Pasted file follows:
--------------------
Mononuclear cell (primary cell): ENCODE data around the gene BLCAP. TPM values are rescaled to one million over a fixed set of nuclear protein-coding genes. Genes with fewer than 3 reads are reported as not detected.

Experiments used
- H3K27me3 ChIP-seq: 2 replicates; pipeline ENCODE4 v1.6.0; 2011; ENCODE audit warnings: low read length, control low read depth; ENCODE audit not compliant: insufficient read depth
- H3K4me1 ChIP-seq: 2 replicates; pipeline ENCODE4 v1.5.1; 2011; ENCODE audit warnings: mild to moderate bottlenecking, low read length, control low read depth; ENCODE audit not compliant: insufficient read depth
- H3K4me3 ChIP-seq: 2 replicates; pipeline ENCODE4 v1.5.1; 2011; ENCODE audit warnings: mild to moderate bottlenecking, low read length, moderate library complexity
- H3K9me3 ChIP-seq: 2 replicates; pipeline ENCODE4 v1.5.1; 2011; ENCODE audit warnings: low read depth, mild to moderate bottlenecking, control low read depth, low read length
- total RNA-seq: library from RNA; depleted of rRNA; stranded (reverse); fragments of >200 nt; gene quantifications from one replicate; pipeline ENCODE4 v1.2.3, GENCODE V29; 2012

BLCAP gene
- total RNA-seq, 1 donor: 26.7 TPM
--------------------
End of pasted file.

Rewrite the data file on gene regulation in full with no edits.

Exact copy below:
Mononuclear cell (primary cell): ENCODE data around the gene BLCAP. TPM values are rescaled to one million over a fixed set of nuclear protein-coding genes. Genes with fewer than 3 reads are reported as not detected.

Experiments used
- H3K27me3 ChIP-seq: 2 replicates; pipeline ENCODE4 v1.6.0; 2011; ENCODE audit warnings: low read length, control low read depth; ENCODE audit not compliant: insufficient read depth
- H3K4me1 ChIP-seq: 2 replicates; pipeline ENCODE4 v1.5.1; 2011; ENCODE audit warnings: mild to moderate bottlenecking, low read length, control low read depth; ENCODE audit not compliant: insufficient read depth
- H3K4me3 ChIP-seq: 2 replicates; pipeline ENCODE4 v1.5.1; 2011; ENCODE audit warnings: mild to moderate bottlenecking, low read length, moderate library complexity
- H3K9me3 ChIP-seq: 2 replicates; pipeline ENCODE4 v1.5.1; 2011; ENCODE audit warnings: low read depth, mild to moderate bottlenecking, control low read depth, low read length
- total RNA-seq: library from RNA; depleted of rRNA; stranded (reverse); fragments of >200 nt; gene quantifications from one replicate; pipeline ENCODE4 v1.2.3, GENCODE V29; 2012

BLCAP gene
- total RNA-seq, 1 donor: 26.7 TPM